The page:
The frivolous idea of Russian imperialism

Vladimir Putin and his government have been successful surely of one thing – of duping a lot of pseudo-intellectuals, journalists, talking-heads and what not that there is a historical legitimacy to Russia’s current insistence in ensuring that Ukraine remains under its sphere of influence. The internet is awash with pundits speaking about Russian history showing off their skills in memorising the names of Russian diplomats and Tsars who in some way or another have contributed to the expansion of great Mother Russia.

Well, I’m sorry to tell you that you have all been duped and the idea of Russian imperialism is dumb, frivolous and disingenuous at best. Most importantly, Russian history has got nothing to do with what is going on today and if you think otherwise, then I am sorry to say you believe Russian propaganda.

I’m not an expert in Russian history but I am a qualified historian (big deal) who happens to know several basic facts. I will tell you some things that I know as a historian which are fundamental in understanding why history doesn’t matter in what is going on today.

What imperialism?

Imperialism is a thing of the past and geo-politics is mostly about imperialism and spheres of influence. The US doesn’t have a sphere of influence today as it used to back in the Cold War. For example, the US doesn’t have a host of dictators in Latin America or the Middle East whom it can call to do covert deals and wage wars with at will: Russia, however does. Putin wants a sphere of influence because he wants countries to trade with Russia on his own terms and his own rules. Well, Putin is not really a democrat, isn’t he? Killing and jailing opponents while amassing a fortune with his oligarch friends isn’t really acceptable in a liberal-democracy. Putin is a dictator who runs Russia as an empire, and this means being bellicose and expanding the empire. What’s an emperor got to do?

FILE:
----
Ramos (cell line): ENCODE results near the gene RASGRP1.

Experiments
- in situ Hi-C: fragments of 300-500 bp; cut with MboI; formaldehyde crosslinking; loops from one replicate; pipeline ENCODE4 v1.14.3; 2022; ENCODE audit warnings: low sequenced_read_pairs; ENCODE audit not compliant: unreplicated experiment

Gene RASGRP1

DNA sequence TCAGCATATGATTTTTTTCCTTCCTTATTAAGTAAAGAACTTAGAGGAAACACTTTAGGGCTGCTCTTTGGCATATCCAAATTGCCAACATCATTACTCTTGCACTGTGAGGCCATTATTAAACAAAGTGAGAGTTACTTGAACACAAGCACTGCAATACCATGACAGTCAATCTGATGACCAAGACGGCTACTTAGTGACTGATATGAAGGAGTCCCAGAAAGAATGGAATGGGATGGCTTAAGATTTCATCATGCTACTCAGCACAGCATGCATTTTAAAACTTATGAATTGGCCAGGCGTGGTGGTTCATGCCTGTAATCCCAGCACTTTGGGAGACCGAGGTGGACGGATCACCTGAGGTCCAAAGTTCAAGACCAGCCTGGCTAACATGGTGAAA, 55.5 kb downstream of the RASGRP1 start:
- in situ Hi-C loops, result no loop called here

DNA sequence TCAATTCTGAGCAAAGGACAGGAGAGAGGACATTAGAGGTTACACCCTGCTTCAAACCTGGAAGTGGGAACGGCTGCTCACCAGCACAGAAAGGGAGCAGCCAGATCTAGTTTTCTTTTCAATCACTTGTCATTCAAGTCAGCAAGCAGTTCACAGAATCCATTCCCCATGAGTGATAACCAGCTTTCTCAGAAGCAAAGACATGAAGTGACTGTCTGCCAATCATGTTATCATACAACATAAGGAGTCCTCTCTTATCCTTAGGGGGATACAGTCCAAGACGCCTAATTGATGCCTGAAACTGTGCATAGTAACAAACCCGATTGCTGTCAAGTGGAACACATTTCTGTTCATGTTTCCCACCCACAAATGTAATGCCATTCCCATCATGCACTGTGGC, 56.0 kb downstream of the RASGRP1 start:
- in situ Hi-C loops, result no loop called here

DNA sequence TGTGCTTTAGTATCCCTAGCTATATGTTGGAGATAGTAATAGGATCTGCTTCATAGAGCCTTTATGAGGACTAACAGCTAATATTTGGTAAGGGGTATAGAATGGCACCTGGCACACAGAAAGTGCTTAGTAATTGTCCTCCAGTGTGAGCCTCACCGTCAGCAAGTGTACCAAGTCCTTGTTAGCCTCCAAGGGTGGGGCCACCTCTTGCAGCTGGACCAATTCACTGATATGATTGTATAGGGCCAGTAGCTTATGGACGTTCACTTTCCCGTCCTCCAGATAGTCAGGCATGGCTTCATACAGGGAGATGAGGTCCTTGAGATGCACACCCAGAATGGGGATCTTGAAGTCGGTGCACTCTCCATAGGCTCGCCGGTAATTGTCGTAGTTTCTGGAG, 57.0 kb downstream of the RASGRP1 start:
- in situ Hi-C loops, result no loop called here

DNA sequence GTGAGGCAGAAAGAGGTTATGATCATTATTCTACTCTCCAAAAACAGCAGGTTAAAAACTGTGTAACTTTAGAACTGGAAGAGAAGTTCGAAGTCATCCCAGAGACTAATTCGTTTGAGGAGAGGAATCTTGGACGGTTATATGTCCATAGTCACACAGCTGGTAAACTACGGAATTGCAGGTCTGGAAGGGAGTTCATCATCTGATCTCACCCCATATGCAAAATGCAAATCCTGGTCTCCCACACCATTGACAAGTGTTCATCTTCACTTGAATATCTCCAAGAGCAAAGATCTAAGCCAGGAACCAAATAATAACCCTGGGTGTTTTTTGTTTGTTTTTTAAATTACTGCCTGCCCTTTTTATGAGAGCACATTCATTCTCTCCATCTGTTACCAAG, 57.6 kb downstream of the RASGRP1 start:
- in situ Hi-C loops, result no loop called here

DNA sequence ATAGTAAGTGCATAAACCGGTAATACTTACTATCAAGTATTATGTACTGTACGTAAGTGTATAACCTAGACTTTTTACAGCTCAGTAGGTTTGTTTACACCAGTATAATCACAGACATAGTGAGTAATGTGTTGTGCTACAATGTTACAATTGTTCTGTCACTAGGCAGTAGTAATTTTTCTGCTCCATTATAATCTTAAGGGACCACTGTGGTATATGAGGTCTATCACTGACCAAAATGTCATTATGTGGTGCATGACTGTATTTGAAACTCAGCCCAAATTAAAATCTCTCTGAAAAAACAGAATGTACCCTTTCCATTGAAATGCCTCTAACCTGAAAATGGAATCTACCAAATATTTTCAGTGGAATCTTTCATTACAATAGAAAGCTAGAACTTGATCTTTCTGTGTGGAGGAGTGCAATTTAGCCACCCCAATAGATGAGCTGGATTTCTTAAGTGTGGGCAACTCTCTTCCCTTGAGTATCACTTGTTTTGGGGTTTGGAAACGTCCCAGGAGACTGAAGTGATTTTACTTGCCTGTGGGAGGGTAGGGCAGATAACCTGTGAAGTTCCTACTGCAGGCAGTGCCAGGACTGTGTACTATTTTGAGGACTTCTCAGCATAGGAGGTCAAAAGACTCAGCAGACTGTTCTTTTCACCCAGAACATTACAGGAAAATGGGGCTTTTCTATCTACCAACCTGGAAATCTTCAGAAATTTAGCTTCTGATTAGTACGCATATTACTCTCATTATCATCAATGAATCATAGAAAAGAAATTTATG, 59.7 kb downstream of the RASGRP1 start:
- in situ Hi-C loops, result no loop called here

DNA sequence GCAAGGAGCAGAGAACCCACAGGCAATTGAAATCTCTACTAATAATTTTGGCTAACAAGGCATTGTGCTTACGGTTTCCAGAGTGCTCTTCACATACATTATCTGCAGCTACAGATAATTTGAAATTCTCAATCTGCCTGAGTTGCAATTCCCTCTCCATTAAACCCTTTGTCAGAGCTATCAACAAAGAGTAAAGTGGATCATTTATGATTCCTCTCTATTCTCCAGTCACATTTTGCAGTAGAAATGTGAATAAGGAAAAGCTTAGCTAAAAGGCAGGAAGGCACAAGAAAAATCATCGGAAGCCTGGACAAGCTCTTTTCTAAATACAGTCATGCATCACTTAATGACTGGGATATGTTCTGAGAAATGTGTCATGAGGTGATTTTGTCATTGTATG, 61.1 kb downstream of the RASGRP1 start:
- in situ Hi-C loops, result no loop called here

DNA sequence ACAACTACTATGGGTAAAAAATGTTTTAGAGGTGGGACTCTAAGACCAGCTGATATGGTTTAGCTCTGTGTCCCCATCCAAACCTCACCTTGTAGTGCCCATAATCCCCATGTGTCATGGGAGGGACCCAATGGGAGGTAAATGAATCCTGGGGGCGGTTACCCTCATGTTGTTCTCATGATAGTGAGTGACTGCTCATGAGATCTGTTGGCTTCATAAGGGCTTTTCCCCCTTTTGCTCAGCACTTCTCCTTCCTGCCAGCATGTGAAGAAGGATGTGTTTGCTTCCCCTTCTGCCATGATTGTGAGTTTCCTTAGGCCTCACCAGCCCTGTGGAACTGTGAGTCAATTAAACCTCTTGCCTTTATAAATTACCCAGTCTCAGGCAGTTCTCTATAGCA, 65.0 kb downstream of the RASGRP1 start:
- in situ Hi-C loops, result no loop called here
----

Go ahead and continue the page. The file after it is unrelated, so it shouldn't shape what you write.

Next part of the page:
The Russian Empire is a frivolous idea that has historically served first and foremost the interests of those who run it.

So what’s Russia exactly? Russia was an empire founded by ethnic slavs which conquered other people and embedded them in its empire, like Tatars or Mongols. I am being very simplistic here, and this was the order of the day in Medieval Europe. Russia eventually become a super-power in the 19th century and lost its superpower status after the First World War. All the traditional empires in Europe began collapsing after the First World War and those which remained collapsed after the Second World War. Enter decolonisation and independence. The Russian Federation is a remnant of an imperial past long gone, however, it survived thanks to Stalin. Putin knows this and has even admitted this several times in several interviews. Most of the online pundits speaking about Russia seem to have a gap in Russian history that starts from the Bolshevik revolution. What happened then? Russian lost a war with Germany and ceded large parts of its territory including Ukraine: the infamous Brest-Litovsk accords which Putin considers as a great betrayal to the Russian empire. Russia was devastated back then. And Russia kept being devasted by civil war as the Bolsheviks struggled for power.

Enter Stalin the Butcher